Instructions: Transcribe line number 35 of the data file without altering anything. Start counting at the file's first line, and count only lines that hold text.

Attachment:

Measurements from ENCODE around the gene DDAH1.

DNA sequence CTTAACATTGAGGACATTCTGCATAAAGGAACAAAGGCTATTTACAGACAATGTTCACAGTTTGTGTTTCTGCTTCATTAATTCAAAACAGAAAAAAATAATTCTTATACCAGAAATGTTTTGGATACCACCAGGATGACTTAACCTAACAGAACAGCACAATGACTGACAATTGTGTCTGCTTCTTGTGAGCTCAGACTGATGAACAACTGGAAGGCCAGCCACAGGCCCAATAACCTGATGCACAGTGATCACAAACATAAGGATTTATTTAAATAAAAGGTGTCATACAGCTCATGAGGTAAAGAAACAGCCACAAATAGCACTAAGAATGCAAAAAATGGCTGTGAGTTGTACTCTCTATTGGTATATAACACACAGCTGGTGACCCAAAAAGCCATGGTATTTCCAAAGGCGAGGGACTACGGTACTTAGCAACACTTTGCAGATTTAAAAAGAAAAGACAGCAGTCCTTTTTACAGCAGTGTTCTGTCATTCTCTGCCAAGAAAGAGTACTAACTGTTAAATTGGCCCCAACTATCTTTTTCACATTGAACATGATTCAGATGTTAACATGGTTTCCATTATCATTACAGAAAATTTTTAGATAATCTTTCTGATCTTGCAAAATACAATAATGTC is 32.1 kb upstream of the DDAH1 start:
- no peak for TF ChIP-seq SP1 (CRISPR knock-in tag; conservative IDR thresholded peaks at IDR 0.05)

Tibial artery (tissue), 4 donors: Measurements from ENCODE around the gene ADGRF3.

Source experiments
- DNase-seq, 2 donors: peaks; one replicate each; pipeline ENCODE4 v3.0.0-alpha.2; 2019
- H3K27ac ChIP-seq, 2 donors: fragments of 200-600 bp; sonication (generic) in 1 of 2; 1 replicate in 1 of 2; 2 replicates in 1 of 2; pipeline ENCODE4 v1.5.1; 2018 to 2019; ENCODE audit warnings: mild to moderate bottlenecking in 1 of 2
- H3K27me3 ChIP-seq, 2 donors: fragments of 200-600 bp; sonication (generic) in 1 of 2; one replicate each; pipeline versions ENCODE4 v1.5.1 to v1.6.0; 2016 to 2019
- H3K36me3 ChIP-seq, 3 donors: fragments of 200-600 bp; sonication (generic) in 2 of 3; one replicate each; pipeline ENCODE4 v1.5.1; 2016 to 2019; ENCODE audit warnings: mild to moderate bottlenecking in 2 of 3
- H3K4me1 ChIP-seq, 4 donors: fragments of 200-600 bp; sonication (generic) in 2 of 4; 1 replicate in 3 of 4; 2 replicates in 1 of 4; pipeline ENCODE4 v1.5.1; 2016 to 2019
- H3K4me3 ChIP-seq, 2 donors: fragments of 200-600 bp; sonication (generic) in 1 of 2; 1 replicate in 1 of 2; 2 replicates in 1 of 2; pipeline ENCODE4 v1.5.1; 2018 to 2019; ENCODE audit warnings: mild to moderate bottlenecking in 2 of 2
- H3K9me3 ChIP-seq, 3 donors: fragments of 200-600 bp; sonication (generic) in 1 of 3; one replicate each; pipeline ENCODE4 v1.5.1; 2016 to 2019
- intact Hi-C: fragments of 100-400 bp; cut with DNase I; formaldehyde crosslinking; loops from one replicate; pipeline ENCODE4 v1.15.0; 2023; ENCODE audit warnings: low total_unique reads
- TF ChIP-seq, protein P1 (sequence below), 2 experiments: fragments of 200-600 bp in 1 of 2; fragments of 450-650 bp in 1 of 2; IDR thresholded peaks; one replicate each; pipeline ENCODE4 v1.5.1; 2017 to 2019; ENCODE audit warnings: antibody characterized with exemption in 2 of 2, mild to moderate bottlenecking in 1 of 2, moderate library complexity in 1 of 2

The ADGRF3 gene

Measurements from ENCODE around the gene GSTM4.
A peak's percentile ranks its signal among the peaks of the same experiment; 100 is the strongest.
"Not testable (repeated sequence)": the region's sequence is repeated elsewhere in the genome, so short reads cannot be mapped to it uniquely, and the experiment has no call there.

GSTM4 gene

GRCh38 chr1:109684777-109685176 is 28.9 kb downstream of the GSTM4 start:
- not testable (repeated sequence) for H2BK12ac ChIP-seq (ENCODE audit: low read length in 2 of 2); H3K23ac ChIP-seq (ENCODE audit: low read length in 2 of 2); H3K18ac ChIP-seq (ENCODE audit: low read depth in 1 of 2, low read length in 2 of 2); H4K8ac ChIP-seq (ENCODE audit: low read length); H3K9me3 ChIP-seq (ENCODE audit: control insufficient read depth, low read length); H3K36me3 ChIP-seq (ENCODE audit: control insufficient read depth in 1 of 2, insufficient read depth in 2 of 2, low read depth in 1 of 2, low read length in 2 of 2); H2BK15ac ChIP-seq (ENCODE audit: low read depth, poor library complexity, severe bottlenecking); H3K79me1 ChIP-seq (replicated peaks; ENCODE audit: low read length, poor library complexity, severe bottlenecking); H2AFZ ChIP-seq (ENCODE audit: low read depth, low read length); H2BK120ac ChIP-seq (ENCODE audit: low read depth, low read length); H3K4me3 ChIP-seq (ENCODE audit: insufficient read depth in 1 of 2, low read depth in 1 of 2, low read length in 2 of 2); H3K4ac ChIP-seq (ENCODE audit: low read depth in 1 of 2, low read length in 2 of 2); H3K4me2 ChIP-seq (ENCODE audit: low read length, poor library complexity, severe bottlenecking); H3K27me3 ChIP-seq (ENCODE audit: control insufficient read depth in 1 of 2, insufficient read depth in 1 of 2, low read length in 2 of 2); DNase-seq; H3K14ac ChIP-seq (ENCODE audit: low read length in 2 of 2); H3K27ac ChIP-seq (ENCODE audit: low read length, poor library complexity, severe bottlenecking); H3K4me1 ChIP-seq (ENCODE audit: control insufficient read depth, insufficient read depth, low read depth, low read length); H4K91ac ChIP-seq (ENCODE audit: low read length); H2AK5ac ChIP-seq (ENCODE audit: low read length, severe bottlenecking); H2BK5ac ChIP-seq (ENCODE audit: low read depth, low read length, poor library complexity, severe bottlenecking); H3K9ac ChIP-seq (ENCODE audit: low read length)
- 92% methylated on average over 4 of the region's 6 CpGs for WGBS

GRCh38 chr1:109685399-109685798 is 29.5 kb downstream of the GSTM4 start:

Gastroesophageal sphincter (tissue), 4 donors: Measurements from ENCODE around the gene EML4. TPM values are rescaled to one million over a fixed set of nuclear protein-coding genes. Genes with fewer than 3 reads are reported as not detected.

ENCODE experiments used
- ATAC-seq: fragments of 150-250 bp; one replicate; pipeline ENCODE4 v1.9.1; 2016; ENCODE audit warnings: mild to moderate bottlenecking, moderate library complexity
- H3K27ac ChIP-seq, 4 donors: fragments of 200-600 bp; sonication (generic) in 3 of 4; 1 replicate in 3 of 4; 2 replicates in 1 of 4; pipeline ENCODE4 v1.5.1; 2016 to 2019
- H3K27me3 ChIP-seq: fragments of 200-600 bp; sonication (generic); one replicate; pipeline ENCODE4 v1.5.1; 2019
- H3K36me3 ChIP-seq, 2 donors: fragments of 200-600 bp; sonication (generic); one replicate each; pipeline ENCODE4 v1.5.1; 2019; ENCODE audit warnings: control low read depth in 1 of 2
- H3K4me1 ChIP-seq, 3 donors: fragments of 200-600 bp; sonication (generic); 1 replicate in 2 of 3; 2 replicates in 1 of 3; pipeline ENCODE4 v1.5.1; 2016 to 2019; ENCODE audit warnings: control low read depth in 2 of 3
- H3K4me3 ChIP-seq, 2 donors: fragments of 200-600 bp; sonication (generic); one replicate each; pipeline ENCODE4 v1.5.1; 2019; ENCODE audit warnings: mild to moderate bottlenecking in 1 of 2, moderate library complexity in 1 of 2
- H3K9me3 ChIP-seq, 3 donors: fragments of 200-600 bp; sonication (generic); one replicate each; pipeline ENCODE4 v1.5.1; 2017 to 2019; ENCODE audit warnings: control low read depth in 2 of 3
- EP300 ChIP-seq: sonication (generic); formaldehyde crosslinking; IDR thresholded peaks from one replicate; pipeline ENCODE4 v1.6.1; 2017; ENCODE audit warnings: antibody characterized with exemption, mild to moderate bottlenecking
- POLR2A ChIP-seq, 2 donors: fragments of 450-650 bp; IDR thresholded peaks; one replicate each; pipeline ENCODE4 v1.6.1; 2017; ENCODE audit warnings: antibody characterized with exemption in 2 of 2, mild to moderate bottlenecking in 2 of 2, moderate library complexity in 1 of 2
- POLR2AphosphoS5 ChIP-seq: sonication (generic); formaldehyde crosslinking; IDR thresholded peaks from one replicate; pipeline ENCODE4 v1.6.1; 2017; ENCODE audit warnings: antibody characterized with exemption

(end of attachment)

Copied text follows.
- POLR2AphosphoS5 ChIP-seq: sonication (generic); formaldehyde crosslinking; IDR thresholded peaks from one replicate; pipeline ENCODE4 v1.6.1; 2017; ENCODE audit warnings: antibody characterized with exemption